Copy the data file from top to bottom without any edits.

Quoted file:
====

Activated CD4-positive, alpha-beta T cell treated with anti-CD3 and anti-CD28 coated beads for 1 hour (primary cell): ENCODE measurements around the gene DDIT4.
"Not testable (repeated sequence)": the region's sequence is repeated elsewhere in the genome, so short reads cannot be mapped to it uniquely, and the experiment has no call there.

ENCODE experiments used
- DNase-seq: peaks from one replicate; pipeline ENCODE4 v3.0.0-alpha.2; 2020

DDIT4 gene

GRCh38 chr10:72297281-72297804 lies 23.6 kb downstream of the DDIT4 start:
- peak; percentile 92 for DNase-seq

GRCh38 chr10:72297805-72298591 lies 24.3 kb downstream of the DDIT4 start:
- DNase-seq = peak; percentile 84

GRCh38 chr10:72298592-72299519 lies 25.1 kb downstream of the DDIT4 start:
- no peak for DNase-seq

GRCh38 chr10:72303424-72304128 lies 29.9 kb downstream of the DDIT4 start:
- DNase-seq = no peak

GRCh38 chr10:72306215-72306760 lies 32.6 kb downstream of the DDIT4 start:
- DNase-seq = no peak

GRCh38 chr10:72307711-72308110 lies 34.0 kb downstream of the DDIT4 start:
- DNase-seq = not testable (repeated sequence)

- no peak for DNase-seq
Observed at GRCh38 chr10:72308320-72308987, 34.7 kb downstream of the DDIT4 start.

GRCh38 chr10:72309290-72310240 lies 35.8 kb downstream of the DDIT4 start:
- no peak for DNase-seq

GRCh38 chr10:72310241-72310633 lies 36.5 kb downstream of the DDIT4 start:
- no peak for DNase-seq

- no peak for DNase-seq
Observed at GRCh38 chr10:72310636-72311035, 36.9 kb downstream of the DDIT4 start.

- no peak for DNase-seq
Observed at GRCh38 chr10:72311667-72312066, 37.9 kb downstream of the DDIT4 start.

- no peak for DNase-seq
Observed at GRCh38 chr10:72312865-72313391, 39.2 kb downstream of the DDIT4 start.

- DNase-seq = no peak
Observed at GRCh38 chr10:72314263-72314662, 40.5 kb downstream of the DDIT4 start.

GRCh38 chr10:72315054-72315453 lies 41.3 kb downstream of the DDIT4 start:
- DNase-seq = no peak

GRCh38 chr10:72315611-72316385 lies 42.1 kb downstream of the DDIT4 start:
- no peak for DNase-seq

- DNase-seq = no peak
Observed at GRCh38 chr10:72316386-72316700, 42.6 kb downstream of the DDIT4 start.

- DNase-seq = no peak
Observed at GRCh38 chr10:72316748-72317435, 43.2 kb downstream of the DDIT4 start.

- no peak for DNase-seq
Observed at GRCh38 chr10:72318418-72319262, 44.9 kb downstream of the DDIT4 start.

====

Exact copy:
Activated CD4-positive, alpha-beta T cell treated with anti-CD3 and anti-CD28 coated beads for 1 hour (primary cell): ENCODE measurements around the gene DDIT4.
"Not testable (repeated sequence)": the region's sequence is repeated elsewhere in the genome, so short reads cannot be mapped to it uniquely, and the experiment has no call there.

ENCODE experiments used
- DNase-seq: peaks from one replicate; pipeline ENCODE4 v3.0.0-alpha.2; 2020

DDIT4 gene

GRCh38 chr10:72297281-72297804 lies 23.6 kb downstream of the DDIT4 start:
- peak; percentile 92 for DNase-seq

GRCh38 chr10:72297805-72298591 lies 24.3 kb downstream of the DDIT4 start:
- DNase-seq = peak; percentile 84

GRCh38 chr10:72298592-72299519 lies 25.1 kb downstream of the DDIT4 start:
- no peak for DNase-seq

GRCh38 chr10:72303424-72304128 lies 29.9 kb downstream of the DDIT4 start:
- DNase-seq = no peak

GRCh38 chr10:72306215-72306760 lies 32.6 kb downstream of the DDIT4 start:
- DNase-seq = no peak

GRCh38 chr10:72307711-72308110 lies 34.0 kb downstream of the DDIT4 start:
- DNase-seq = not testable (repeated sequence)

- no peak for DNase-seq
Observed at GRCh38 chr10:72308320-72308987, 34.7 kb downstream of the DDIT4 start.

GRCh38 chr10:72309290-72310240 lies 35.8 kb downstream of the DDIT4 start:
- no peak for DNase-seq

GRCh38 chr10:72310241-72310633 lies 36.5 kb downstream of the DDIT4 start:
- no peak for DNase-seq

- no peak for DNase-seq
Observed at GRCh38 chr10:72310636-72311035, 36.9 kb downstream of the DDIT4 start.

- no peak for DNase-seq
Observed at GRCh38 chr10:72311667-72312066, 37.9 kb downstream of the DDIT4 start.

- no peak for DNase-seq
Observed at GRCh38 chr10:72312865-72313391, 39.2 kb downstream of the DDIT4 start.

- DNase-seq = no peak
Observed at GRCh38 chr10:72314263-72314662, 40.5 kb downstream of the DDIT4 start.

GRCh38 chr10:72315054-72315453 lies 41.3 kb downstream of the DDIT4 start:
- DNase-seq = no peak

GRCh38 chr10:72315611-72316385 lies 42.1 kb downstream of the DDIT4 start:
- no peak for DNase-seq

- DNase-seq = no peak
Observed at GRCh38 chr10:72316386-72316700, 42.6 kb downstream of the DDIT4 start.

- DNase-seq = no peak
Observed at GRCh38 chr10:72316748-72317435, 43.2 kb downstream of the DDIT4 start.

- no peak for DNase-seq
Observed at GRCh38 chr10:72318418-72319262, 44.9 kb downstream of the DDIT4 start.